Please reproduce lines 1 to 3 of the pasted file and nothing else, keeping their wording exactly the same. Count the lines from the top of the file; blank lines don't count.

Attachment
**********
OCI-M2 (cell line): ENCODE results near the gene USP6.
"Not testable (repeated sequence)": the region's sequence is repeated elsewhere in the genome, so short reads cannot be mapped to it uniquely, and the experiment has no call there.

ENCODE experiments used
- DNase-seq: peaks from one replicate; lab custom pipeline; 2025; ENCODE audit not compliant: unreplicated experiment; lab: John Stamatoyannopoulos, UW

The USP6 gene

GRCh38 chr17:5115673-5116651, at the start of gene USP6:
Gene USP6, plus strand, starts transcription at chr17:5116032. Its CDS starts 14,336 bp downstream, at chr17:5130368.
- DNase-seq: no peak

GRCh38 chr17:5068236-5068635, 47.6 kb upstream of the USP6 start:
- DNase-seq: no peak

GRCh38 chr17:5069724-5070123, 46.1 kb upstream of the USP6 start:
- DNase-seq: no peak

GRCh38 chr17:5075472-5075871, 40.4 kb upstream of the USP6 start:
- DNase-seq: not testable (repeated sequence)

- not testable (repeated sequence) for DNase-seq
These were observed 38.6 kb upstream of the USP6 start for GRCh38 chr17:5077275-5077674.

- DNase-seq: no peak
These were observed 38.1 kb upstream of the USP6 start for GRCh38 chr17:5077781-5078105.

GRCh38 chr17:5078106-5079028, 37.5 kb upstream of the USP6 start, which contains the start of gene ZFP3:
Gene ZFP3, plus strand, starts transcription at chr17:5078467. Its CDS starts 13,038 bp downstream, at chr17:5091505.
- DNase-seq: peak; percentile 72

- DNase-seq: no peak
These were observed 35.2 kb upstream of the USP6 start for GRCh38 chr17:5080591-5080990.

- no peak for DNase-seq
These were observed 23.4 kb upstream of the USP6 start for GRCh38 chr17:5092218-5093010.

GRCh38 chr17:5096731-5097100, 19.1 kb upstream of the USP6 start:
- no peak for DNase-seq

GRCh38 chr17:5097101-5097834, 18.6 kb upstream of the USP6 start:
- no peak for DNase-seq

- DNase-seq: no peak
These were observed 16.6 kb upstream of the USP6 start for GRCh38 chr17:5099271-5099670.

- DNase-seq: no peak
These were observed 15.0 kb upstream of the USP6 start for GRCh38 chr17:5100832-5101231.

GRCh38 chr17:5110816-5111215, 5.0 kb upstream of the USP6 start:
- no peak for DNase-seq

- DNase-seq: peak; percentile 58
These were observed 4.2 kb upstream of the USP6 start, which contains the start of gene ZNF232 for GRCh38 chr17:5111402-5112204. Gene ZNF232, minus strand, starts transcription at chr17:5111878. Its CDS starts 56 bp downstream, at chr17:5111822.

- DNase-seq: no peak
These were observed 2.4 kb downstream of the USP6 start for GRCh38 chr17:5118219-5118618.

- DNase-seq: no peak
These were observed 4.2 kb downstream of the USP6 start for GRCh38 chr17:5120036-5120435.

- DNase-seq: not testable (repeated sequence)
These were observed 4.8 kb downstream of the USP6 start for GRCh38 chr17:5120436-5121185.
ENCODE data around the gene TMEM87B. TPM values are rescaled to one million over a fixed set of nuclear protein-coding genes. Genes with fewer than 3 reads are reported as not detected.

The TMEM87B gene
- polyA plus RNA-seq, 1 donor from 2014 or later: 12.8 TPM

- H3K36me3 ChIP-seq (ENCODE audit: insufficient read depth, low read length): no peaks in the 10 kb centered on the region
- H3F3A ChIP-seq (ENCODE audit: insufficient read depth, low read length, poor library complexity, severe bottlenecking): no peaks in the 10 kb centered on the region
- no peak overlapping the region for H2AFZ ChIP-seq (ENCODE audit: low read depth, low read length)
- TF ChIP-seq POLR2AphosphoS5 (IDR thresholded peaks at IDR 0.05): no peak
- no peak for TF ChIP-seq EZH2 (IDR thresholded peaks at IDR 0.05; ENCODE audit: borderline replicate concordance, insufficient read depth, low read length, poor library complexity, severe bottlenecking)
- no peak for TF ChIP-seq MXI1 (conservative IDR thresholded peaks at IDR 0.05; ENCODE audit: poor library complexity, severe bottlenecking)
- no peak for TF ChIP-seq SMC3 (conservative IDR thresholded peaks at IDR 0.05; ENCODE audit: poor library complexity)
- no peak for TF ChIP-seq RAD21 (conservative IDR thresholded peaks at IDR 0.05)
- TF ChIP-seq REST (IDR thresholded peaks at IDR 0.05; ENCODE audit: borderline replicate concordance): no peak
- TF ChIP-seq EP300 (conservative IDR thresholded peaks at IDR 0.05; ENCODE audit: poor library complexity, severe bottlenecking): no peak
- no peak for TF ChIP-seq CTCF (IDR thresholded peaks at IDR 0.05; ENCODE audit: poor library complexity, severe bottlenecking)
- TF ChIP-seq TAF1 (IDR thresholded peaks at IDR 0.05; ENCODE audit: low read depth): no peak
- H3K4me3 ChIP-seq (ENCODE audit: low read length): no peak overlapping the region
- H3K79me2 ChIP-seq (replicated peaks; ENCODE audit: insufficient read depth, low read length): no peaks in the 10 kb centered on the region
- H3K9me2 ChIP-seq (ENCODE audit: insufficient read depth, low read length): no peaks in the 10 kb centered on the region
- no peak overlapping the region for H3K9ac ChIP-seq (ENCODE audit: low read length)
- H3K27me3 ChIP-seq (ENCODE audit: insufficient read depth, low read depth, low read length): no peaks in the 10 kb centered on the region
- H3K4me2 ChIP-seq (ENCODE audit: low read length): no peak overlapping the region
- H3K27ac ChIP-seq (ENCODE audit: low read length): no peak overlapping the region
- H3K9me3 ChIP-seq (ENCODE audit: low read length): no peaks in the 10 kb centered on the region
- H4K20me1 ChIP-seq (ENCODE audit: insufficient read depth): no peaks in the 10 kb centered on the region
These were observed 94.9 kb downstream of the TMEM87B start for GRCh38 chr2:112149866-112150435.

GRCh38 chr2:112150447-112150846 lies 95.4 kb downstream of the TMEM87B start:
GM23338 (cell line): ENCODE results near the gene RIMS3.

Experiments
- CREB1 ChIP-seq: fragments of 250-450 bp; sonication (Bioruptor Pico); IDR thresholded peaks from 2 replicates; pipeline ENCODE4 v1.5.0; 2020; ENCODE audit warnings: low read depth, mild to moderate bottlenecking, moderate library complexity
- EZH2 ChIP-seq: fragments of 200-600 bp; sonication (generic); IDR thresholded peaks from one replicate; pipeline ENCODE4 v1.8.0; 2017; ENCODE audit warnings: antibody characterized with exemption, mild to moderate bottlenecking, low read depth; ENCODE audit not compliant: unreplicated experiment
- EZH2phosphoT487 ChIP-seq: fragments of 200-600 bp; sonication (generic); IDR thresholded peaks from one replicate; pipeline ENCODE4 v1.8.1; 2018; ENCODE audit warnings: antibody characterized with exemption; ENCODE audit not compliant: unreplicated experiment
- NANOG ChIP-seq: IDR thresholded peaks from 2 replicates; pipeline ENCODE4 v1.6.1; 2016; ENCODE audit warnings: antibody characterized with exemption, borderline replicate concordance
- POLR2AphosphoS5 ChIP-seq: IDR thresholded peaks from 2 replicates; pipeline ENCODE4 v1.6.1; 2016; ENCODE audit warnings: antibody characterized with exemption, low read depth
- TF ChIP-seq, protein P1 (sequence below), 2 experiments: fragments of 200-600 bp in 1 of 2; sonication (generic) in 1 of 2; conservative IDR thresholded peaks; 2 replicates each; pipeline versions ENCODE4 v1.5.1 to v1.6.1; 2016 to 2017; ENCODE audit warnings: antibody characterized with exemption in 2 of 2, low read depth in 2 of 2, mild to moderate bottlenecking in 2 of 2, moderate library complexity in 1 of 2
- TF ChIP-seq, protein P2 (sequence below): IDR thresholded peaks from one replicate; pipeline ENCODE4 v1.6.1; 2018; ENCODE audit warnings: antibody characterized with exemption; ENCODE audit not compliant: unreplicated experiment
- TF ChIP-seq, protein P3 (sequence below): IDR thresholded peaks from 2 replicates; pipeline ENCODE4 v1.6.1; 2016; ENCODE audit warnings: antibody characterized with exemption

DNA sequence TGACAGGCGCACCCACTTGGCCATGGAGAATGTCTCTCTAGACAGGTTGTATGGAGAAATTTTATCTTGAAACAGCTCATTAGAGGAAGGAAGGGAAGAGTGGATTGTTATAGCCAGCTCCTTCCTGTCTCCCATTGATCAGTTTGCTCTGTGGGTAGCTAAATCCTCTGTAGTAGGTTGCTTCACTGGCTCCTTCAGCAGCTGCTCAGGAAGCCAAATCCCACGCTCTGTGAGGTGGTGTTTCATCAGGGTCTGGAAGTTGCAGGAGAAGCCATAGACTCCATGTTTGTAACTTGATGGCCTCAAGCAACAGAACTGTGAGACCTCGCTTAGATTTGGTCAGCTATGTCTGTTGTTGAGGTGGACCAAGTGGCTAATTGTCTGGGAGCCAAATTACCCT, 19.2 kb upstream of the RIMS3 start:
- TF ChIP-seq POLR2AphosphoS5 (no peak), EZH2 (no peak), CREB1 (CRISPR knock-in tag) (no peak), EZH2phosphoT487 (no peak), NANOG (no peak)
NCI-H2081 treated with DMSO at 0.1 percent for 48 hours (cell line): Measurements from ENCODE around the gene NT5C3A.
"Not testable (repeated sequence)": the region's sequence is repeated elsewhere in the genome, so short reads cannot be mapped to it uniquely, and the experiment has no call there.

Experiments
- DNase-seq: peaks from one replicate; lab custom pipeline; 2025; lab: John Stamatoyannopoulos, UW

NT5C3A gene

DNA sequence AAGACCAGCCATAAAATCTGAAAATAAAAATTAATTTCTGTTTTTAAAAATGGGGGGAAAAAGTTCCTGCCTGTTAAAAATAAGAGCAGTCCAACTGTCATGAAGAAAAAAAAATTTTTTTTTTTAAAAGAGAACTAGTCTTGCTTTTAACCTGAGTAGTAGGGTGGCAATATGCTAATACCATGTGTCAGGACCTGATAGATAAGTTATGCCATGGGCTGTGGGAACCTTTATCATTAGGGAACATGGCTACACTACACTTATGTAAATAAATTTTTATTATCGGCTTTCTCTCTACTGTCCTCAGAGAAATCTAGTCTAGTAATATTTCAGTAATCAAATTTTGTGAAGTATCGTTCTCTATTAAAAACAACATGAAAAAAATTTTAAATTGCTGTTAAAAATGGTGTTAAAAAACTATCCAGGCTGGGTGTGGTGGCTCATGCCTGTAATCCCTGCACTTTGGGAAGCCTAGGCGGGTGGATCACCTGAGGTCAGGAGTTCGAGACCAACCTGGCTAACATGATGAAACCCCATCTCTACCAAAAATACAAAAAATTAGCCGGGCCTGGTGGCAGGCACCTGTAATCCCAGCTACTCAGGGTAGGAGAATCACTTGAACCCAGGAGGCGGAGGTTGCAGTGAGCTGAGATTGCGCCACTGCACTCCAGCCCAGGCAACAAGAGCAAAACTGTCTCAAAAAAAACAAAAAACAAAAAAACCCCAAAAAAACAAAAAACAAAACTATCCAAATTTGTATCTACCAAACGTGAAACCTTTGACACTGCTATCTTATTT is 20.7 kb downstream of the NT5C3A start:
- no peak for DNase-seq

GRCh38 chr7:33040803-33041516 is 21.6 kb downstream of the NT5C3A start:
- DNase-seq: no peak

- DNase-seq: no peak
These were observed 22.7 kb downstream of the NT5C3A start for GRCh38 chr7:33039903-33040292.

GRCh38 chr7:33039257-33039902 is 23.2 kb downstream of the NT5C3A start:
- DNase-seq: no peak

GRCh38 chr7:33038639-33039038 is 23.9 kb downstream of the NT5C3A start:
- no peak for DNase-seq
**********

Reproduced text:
OCI-M2 (cell line): ENCODE results near the gene USP6.
"Not testable (repeated sequence)": the region's sequence is repeated elsewhere in the genome, so short reads cannot be mapped to it uniquely, and the experiment has no call there.

ENCODE experiments used